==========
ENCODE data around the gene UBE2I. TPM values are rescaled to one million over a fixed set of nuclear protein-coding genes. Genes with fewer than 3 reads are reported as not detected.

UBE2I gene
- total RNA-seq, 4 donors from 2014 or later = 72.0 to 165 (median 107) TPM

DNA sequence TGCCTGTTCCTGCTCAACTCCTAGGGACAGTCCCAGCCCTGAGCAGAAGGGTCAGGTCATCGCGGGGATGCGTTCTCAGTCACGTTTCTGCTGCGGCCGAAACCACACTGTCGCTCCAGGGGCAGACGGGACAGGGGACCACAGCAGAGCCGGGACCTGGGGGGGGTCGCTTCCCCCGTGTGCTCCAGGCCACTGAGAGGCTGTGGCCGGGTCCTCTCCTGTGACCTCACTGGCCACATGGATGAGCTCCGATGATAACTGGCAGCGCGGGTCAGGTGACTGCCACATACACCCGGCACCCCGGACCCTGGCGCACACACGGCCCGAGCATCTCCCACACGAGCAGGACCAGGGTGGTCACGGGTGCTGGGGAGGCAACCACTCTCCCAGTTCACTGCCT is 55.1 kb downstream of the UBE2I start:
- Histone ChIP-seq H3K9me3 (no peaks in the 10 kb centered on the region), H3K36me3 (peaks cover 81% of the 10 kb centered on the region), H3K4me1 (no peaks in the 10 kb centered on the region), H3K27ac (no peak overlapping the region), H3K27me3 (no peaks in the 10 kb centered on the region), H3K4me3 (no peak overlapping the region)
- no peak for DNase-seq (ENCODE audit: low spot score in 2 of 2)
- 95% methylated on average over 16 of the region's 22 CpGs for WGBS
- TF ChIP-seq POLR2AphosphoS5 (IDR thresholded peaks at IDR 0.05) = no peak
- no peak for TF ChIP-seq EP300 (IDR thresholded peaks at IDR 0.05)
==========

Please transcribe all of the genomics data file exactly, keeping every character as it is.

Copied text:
ENCODE data around the gene UBE2I. TPM values are rescaled to one million over a fixed set of nuclear protein-coding genes. Genes with fewer than 3 reads are reported as not detected.

UBE2I gene
- total RNA-seq, 4 donors from 2014 or later = 72.0 to 165 (median 107) TPM

DNA sequence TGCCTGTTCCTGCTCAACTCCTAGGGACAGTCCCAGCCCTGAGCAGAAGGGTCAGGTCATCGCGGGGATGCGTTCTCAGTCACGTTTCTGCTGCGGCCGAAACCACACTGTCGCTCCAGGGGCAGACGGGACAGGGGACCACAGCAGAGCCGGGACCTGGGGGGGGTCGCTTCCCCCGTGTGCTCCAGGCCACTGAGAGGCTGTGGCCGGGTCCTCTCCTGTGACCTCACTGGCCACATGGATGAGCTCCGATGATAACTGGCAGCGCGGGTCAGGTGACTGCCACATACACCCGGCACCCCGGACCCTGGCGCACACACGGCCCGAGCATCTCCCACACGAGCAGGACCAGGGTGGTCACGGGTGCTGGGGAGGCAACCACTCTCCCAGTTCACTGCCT is 55.1 kb downstream of the UBE2I start:
- Histone ChIP-seq H3K9me3 (no peaks in the 10 kb centered on the region), H3K36me3 (peaks cover 81% of the 10 kb centered on the region), H3K4me1 (no peaks in the 10 kb centered on the region), H3K27ac (no peak overlapping the region), H3K27me3 (no peaks in the 10 kb centered on the region), H3K4me3 (no peak overlapping the region)
- no peak for DNase-seq (ENCODE audit: low spot score in 2 of 2)
- 95% methylated on average over 16 of the region's 22 CpGs for WGBS
- TF ChIP-seq POLR2AphosphoS5 (IDR thresholded peaks at IDR 0.05) = no peak
- no peak for TF ChIP-seq EP300 (IDR thresholded peaks at IDR 0.05)